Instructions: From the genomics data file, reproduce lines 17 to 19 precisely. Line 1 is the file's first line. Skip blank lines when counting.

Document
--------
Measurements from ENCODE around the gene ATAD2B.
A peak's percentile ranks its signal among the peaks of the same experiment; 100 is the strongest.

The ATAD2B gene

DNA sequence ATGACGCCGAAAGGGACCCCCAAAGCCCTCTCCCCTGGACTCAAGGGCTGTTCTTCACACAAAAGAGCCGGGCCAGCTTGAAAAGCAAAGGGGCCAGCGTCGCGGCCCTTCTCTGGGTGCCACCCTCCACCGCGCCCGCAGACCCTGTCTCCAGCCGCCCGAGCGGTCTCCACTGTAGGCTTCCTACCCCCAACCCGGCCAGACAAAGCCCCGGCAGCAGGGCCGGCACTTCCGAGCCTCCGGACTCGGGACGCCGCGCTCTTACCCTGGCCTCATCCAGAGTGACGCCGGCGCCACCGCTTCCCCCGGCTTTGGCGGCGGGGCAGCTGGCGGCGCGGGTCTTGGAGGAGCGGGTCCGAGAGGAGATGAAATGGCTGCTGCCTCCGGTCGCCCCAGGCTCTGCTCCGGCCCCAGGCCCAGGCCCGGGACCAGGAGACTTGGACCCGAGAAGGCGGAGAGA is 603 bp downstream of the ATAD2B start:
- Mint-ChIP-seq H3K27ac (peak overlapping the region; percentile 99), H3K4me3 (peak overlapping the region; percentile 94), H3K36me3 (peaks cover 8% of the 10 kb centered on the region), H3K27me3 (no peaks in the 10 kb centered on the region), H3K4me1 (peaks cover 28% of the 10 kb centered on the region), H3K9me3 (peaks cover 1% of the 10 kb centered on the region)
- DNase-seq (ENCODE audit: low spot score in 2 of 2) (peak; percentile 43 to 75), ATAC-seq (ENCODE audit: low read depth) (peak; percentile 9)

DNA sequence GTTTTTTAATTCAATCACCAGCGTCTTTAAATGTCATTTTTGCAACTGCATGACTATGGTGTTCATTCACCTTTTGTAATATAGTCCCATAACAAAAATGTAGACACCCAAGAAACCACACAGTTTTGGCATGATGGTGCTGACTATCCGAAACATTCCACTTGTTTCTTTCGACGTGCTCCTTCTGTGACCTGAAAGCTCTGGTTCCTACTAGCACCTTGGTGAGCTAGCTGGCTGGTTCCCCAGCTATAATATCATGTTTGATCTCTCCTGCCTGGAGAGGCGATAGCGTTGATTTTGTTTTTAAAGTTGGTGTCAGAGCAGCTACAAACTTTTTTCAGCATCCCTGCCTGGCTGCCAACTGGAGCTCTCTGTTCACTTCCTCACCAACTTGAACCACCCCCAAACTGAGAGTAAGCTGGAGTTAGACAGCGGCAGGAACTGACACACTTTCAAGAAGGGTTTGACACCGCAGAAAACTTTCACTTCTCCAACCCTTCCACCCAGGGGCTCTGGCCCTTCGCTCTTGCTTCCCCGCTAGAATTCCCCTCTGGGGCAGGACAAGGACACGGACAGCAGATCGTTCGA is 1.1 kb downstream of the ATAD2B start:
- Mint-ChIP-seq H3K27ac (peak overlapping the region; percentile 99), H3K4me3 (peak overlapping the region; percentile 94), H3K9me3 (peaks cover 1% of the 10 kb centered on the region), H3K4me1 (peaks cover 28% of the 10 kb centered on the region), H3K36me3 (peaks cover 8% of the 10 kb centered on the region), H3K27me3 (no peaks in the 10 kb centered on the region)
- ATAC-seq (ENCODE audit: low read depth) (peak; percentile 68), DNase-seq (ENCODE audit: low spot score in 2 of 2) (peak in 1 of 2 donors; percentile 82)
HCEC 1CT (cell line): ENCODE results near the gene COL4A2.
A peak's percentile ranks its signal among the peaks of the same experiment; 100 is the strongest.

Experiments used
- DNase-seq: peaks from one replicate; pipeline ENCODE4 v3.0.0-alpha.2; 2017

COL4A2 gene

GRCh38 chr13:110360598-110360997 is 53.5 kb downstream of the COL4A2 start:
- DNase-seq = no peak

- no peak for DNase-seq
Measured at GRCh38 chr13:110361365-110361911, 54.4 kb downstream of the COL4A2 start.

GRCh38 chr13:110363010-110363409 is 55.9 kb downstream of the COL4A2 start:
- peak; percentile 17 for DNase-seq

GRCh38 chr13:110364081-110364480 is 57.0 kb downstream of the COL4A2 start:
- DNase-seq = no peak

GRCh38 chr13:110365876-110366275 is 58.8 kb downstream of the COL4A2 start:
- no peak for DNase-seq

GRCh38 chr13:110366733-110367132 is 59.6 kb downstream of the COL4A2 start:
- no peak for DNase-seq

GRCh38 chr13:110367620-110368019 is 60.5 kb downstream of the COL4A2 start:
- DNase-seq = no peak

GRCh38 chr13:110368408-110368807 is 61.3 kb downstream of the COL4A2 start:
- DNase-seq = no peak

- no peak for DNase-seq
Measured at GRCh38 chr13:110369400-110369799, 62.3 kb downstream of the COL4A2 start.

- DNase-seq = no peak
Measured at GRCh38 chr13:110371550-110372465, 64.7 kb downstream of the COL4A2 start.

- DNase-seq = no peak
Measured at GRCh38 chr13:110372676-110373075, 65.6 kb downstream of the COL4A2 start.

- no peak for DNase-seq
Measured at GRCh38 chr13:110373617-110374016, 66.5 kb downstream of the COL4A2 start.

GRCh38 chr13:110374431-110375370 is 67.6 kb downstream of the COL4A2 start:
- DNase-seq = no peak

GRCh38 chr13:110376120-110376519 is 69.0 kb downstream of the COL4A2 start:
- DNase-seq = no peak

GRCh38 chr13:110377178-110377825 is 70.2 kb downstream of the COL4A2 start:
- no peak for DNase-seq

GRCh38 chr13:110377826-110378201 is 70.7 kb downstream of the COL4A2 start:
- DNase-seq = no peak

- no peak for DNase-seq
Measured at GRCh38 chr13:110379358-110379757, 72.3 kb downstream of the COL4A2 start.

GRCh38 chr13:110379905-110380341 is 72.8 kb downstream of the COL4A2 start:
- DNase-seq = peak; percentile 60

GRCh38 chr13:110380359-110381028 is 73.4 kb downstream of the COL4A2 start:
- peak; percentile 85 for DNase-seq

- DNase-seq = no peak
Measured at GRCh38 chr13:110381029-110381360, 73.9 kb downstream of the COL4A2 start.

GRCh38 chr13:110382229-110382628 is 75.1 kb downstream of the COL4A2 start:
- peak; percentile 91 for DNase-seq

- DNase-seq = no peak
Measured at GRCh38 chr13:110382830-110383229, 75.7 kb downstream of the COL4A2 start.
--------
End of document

- no peak for DNase-seq
Measured at GRCh38 chr13:110361365-110361911, 54.4 kb downstream of the COL4A2 start.

GRCh38 chr13:110363010-110363409 is 55.9 kb downstream of the COL4A2 start: